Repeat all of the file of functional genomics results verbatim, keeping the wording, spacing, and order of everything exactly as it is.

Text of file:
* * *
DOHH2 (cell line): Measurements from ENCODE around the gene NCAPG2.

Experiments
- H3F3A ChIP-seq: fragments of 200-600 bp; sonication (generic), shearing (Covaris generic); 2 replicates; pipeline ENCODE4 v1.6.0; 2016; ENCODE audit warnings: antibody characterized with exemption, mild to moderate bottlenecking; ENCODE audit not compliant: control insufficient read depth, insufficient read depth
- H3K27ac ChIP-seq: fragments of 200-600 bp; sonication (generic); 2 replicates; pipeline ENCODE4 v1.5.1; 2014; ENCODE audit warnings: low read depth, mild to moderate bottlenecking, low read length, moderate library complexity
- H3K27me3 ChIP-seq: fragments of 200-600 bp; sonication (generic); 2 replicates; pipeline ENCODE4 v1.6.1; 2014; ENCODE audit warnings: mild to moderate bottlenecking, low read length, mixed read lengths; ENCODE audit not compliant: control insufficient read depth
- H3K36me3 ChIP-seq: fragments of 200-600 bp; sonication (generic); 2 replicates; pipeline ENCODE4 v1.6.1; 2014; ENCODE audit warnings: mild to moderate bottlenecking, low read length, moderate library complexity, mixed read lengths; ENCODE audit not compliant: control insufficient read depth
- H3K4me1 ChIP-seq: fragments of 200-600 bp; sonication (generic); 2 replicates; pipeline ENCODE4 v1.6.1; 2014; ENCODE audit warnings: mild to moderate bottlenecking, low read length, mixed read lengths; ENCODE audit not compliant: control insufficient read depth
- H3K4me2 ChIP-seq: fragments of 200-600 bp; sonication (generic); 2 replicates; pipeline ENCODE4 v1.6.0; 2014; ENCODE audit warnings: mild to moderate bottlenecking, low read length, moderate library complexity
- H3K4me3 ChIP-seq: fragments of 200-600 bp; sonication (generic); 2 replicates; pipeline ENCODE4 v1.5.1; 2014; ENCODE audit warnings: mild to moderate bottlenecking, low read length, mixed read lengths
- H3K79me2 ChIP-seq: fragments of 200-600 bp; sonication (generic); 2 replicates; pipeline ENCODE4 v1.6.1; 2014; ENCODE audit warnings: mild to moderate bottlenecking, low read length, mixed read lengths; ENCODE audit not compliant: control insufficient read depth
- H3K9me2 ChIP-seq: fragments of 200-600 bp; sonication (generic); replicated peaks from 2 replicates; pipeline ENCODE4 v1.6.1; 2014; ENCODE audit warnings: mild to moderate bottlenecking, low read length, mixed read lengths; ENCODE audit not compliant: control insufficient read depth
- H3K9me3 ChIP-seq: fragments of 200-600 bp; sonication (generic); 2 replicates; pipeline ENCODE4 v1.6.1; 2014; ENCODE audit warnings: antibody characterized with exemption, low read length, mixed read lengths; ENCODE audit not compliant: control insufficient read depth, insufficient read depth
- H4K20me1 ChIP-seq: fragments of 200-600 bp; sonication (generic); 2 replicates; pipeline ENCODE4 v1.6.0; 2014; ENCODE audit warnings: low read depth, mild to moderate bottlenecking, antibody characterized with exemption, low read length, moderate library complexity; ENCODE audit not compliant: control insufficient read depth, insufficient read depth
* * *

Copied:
DOHH2 (cell line): Measurements from ENCODE around the gene NCAPG2.

Experiments
- H3F3A ChIP-seq: fragments of 200-600 bp; sonication (generic), shearing (Covaris generic); 2 replicates; pipeline ENCODE4 v1.6.0; 2016; ENCODE audit warnings: antibody characterized with exemption, mild to moderate bottlenecking; ENCODE audit not compliant: control insufficient read depth, insufficient read depth
- H3K27ac ChIP-seq: fragments of 200-600 bp; sonication (generic); 2 replicates; pipeline ENCODE4 v1.5.1; 2014; ENCODE audit warnings: low read depth, mild to moderate bottlenecking, low read length, moderate library complexity
- H3K27me3 ChIP-seq: fragments of 200-600 bp; sonication (generic); 2 replicates; pipeline ENCODE4 v1.6.1; 2014; ENCODE audit warnings: mild to moderate bottlenecking, low read length, mixed read lengths; ENCODE audit not compliant: control insufficient read depth
- H3K36me3 ChIP-seq: fragments of 200-600 bp; sonication (generic); 2 replicates; pipeline ENCODE4 v1.6.1; 2014; ENCODE audit warnings: mild to moderate bottlenecking, low read length, moderate library complexity, mixed read lengths; ENCODE audit not compliant: control insufficient read depth
- H3K4me1 ChIP-seq: fragments of 200-600 bp; sonication (generic); 2 replicates; pipeline ENCODE4 v1.6.1; 2014; ENCODE audit warnings: mild to moderate bottlenecking, low read length, mixed read lengths; ENCODE audit not compliant: control insufficient read depth
- H3K4me2 ChIP-seq: fragments of 200-600 bp; sonication (generic); 2 replicates; pipeline ENCODE4 v1.6.0; 2014; ENCODE audit warnings: mild to moderate bottlenecking, low read length, moderate library complexity
- H3K4me3 ChIP-seq: fragments of 200-600 bp; sonication (generic); 2 replicates; pipeline ENCODE4 v1.5.1; 2014; ENCODE audit warnings: mild to moderate bottlenecking, low read length, mixed read lengths
- H3K79me2 ChIP-seq: fragments of 200-600 bp; sonication (generic); 2 replicates; pipeline ENCODE4 v1.6.1; 2014; ENCODE audit warnings: mild to moderate bottlenecking, low read length, mixed read lengths; ENCODE audit not compliant: control insufficient read depth
- H3K9me2 ChIP-seq: fragments of 200-600 bp; sonication (generic); replicated peaks from 2 replicates; pipeline ENCODE4 v1.6.1; 2014; ENCODE audit warnings: mild to moderate bottlenecking, low read length, mixed read lengths; ENCODE audit not compliant: control insufficient read depth
- H3K9me3 ChIP-seq: fragments of 200-600 bp; sonication (generic); 2 replicates; pipeline ENCODE4 v1.6.1; 2014; ENCODE audit warnings: antibody characterized with exemption, low read length, mixed read lengths; ENCODE audit not compliant: control insufficient read depth, insufficient read depth
- H4K20me1 ChIP-seq: fragments of 200-600 bp; sonication (generic); 2 replicates; pipeline ENCODE4 v1.6.0; 2014; ENCODE audit warnings: low read depth, mild to moderate bottlenecking, antibody characterized with exemption, low read length, moderate library complexity; ENCODE audit not compliant: control insufficient read depth, insufficient read depth